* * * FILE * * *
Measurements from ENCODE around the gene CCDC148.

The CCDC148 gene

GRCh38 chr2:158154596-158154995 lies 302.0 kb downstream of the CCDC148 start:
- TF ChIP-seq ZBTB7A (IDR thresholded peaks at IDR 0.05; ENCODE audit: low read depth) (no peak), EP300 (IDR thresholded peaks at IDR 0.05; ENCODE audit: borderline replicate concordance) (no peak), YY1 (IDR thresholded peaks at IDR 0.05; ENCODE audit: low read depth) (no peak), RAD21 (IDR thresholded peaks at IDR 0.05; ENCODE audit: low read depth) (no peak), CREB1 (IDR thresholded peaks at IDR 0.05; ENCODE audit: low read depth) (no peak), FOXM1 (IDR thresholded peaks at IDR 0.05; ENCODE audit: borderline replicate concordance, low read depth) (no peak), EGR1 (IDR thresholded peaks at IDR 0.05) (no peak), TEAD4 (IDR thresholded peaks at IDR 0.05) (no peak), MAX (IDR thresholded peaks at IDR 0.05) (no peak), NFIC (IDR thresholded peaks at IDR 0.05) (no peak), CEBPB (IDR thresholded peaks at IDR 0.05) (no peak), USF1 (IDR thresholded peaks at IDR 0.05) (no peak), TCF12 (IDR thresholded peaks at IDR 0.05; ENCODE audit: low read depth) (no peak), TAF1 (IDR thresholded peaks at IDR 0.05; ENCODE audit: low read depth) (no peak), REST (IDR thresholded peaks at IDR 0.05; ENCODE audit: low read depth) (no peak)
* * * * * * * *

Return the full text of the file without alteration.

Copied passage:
Measurements from ENCODE around the gene CCDC148.

The CCDC148 gene

GRCh38 chr2:158154596-158154995 lies 302.0 kb downstream of the CCDC148 start:
- TF ChIP-seq ZBTB7A (IDR thresholded peaks at IDR 0.05; ENCODE audit: low read depth) (no peak), EP300 (IDR thresholded peaks at IDR 0.05; ENCODE audit: borderline replicate concordance) (no peak), YY1 (IDR thresholded peaks at IDR 0.05; ENCODE audit: low read depth) (no peak), RAD21 (IDR thresholded peaks at IDR 0.05; ENCODE audit: low read depth) (no peak), CREB1 (IDR thresholded peaks at IDR 0.05; ENCODE audit: low read depth) (no peak), FOXM1 (IDR thresholded peaks at IDR 0.05; ENCODE audit: borderline replicate concordance, low read depth) (no peak), EGR1 (IDR thresholded peaks at IDR 0.05) (no peak), TEAD4 (IDR thresholded peaks at IDR 0.05) (no peak), MAX (IDR thresholded peaks at IDR 0.05) (no peak), NFIC (IDR thresholded peaks at IDR 0.05) (no peak), CEBPB (IDR thresholded peaks at IDR 0.05) (no peak), USF1 (IDR thresholded peaks at IDR 0.05) (no peak), TCF12 (IDR thresholded peaks at IDR 0.05; ENCODE audit: low read depth) (no peak), TAF1 (IDR thresholded peaks at IDR 0.05; ENCODE audit: low read depth) (no peak), REST (IDR thresholded peaks at IDR 0.05; ENCODE audit: low read depth) (no peak)